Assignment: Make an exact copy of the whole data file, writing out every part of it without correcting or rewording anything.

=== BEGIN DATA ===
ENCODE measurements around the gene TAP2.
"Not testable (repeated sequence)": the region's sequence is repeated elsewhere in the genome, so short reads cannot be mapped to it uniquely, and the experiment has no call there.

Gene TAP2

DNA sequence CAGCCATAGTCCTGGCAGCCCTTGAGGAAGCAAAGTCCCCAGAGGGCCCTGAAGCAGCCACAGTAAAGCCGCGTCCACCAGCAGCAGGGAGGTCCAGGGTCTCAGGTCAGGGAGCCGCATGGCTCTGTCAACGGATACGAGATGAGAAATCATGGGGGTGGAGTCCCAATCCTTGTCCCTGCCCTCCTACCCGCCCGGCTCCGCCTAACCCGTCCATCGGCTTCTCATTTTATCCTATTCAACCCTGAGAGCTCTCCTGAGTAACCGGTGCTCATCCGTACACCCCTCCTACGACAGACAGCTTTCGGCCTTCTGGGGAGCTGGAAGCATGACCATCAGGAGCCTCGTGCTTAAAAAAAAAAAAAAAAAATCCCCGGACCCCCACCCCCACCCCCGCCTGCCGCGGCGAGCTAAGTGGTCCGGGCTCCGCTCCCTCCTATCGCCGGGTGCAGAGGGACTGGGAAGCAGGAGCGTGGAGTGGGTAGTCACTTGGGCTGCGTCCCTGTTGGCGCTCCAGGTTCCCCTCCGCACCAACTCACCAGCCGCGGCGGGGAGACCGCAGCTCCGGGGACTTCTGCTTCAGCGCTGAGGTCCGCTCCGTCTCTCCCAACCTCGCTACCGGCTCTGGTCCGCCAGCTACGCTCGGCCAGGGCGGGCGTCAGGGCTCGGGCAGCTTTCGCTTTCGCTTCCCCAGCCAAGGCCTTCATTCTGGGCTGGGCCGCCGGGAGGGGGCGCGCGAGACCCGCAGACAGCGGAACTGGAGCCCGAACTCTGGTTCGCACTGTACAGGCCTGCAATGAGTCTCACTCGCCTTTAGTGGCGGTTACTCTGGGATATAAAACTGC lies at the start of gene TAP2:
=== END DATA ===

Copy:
ENCODE measurements around the gene TAP2.
"Not testable (repeated sequence)": the region's sequence is repeated elsewhere in the genome, so short reads cannot be mapped to it uniquely, and the experiment has no call there.

Gene TAP2

DNA sequence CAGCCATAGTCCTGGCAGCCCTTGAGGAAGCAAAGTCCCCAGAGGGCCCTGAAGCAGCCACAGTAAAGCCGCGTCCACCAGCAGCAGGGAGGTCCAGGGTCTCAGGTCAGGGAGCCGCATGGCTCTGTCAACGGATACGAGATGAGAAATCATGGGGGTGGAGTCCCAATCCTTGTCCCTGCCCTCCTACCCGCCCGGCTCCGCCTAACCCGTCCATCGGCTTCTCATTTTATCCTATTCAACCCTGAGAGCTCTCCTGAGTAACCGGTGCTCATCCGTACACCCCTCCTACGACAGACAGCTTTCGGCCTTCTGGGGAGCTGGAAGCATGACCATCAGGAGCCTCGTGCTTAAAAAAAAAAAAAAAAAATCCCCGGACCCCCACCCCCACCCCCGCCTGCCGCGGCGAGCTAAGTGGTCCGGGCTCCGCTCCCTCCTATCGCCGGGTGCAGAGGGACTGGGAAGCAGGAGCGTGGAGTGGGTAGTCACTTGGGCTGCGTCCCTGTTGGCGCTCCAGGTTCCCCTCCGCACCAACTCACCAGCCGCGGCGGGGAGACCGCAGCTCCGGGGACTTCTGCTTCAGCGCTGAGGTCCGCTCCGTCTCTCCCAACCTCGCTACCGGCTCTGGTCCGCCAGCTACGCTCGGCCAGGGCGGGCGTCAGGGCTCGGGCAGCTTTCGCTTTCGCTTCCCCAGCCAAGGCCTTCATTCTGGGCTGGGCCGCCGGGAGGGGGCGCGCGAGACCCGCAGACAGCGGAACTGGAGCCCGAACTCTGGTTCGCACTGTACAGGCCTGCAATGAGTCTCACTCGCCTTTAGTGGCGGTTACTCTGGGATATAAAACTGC lies at the start of gene TAP2: